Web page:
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Apache DB Project
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Proposal for Derby: an Apache Database Sub-Project

Submitted July 20, 2004

Section 0 : Rationale

Databases are a core component of nearly all applications. But traditional database servers are expensive to install, configure and maintain, raising the total cost of ownership for building and deploying applications. The complexity of traditional database servers - whether commercial or open source - hinders the pace of innovation in application development.

What's needed is a much easier to use database - written in Java with all of the advantages of Java's portability - that doesn't sacrifice the benefits and features of a full-function relational database. The database needs to install when the application is installed, run when the application runs, stop when the application stops, and upgrade when the application upgrades. Unless the application developer wishes, the application user/administrator should not need to worry about the database underlying the application.

Besides providing all of the functionality of modern relational databases - complete SQL syntax, transaction commit and rollback, high concurrency, triggers, online backup, etc. - the database must adhere to appropriate standards for relational databases. Standards are key, as developers should not have to sacrifice their favorite development tools to use the database, nor should they incur undesirable expense if they later port to a different database.

Our goal is to produce a community of developers - with backgrounds in Database Engineering, SQL-92 and SQL-99 standards, data-centric applications, and XML-related technologies such as XML-Query - whose mission is to provide a standards-based, full-featured relational database with the aforementioned features. The produced software will be Apache Software Foundation (ASF) licensed.

The starting point for this project will be a contribution by IBM to the ASF of "Derby", a pure-Java, full-featured relational database based on a snapshot of the current IBM Cloudscape product. Derby can be used in several configurations:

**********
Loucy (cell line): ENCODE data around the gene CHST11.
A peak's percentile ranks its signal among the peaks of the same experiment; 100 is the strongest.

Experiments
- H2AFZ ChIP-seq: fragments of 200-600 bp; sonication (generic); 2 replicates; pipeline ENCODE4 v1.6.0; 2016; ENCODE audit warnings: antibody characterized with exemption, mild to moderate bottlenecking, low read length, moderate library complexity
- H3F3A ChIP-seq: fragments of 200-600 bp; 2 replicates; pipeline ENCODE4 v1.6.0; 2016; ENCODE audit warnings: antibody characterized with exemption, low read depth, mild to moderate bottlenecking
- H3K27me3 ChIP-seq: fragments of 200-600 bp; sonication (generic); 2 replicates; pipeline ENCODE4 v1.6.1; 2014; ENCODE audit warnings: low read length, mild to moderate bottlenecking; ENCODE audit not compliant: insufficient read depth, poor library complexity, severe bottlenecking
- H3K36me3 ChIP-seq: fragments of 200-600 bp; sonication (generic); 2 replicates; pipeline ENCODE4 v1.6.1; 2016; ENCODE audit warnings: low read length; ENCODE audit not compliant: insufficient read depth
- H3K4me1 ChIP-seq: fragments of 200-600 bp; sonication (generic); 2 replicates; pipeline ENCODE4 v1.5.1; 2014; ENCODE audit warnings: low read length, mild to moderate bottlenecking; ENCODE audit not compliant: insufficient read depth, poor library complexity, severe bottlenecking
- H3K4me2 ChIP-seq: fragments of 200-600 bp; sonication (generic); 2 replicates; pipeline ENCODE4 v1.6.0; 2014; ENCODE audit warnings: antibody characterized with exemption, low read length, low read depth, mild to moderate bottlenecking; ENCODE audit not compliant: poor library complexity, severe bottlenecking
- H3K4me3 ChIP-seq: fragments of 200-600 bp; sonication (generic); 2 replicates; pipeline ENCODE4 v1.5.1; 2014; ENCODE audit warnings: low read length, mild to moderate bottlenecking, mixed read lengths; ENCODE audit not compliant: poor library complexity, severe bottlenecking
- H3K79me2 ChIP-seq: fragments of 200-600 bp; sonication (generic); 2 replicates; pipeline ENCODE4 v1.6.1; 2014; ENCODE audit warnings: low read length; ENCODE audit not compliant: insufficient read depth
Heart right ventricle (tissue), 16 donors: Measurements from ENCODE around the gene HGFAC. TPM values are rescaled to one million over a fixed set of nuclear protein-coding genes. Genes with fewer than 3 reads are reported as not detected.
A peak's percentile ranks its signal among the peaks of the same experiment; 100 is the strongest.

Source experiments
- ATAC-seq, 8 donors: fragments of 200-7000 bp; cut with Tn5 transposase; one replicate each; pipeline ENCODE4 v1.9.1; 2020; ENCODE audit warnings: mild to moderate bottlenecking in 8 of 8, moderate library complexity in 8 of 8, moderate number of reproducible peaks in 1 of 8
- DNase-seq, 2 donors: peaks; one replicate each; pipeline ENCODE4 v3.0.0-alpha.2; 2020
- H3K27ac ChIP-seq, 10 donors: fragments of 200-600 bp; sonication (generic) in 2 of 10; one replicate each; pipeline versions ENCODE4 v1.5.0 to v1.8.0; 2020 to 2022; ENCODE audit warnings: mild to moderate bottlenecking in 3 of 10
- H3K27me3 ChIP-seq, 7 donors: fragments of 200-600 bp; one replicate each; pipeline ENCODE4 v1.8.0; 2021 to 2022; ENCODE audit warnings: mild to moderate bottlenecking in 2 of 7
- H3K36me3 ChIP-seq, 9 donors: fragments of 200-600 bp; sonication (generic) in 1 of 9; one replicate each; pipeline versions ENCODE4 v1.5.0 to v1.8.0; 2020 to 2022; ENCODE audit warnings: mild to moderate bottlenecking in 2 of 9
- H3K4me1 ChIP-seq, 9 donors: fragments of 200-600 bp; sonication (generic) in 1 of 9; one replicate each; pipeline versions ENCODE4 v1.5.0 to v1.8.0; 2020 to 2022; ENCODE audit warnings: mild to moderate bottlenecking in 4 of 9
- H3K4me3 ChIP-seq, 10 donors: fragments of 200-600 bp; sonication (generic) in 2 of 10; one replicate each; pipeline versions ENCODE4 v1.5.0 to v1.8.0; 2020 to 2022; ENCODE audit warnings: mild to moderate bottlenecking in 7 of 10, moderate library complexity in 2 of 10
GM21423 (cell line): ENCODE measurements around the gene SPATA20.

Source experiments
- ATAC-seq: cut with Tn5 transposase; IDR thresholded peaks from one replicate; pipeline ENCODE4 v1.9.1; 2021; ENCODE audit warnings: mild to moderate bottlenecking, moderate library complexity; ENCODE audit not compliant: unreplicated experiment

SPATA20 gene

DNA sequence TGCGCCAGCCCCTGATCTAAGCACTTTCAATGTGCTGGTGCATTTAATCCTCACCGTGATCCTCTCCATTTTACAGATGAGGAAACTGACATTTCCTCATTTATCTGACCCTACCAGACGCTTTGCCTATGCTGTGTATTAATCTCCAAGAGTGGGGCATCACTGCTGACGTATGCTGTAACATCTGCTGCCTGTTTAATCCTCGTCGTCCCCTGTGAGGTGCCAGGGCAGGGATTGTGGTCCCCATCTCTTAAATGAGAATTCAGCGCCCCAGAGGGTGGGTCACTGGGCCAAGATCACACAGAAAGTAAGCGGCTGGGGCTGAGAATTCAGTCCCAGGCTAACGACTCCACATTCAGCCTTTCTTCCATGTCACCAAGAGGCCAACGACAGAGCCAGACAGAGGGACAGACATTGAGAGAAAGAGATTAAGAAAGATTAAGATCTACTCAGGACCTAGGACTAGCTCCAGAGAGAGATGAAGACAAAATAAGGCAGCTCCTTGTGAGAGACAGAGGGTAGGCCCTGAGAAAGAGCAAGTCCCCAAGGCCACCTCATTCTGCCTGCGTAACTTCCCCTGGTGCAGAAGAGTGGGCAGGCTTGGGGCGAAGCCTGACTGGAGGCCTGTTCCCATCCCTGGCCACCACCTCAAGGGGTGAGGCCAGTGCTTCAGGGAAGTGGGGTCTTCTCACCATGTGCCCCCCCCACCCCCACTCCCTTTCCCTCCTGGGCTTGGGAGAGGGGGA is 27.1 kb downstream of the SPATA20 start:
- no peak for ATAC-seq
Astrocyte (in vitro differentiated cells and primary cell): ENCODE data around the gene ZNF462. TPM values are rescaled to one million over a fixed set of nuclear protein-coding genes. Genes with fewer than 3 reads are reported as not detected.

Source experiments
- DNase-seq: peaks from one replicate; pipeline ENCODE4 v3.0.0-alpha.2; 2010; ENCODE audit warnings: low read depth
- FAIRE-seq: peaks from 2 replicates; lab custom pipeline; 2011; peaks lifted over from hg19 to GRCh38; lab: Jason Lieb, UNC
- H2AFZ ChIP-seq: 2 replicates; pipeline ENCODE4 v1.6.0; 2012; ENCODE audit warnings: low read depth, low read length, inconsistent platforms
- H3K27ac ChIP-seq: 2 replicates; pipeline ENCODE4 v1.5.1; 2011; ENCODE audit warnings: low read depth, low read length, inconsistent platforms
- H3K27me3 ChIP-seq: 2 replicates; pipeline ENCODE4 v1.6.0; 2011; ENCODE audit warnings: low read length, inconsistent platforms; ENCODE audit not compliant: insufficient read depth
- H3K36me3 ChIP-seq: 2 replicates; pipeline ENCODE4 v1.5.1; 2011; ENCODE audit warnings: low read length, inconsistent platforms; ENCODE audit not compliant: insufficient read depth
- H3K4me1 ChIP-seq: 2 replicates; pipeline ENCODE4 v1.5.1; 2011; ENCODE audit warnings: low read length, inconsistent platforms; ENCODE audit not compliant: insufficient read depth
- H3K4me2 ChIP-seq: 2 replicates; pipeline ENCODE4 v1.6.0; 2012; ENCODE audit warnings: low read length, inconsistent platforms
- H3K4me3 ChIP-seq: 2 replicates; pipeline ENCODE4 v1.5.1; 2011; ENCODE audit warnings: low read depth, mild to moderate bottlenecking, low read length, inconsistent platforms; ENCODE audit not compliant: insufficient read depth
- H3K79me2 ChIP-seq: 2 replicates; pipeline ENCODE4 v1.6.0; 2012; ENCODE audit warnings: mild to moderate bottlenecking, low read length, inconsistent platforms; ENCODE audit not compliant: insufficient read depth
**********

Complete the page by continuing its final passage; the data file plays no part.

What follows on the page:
• As an embedded database engine that runs within the same JVM as the application. So the database starts when the application starts, stops when the application stops, and requires no skills or effort to administer by the user/administrator of the application.
  • As a networked database server that runs in a separate JVM and accepts network connections.
  • As a combination of these two configurations that provides simplicity for the application developer/administrator plus remote access to the database when desired.

Section 0.1 : Criteria

We feel that this project has an excellent chance for success as measured by the following aspects:

  • Meritocracy: The project will be meritocratic - the usual Apache meritocracy rules would apply.
  • Community: The user community for this project will be large. IBM's internal experience was enthusiastic and widespread adoption of Cloudscape by 70+ projects due to its functionality and ease-of-use characteristics. We believe these same advantages will benefit many users and developers and will result in a large community.
  • Core Developers: IBM is dedicating developers to the Derby project and is actively seeking additional developers from the community to join the project.
  • Alignment: As a full-featured SQL database with a JDBC API, the Derby package aligns well with other Apache projects:
    • Apache Geronimo - Derby fulfills the JDBC requirement for J2EE 1.3 and 1.4 and can be used successfully with the Geronimo project.
    • Apache Tomcat - Derby can be embedded in Tomcat for a self-contained web-application with database functionality. (Has already been demonstrated.)
    • Apache DB - Cloudscape is currently listed as a supported back-end for Torque. Derby could be a supported back-end for ORB
    • Other possible integration points for Derby include Apache Cocoon, multiple projects under Apache Jakarta, and integration with Apache Xerces.

Section 1 : Scope of the Project

There are multiple goals for this Apache project:

  • Promote a healthy open source community.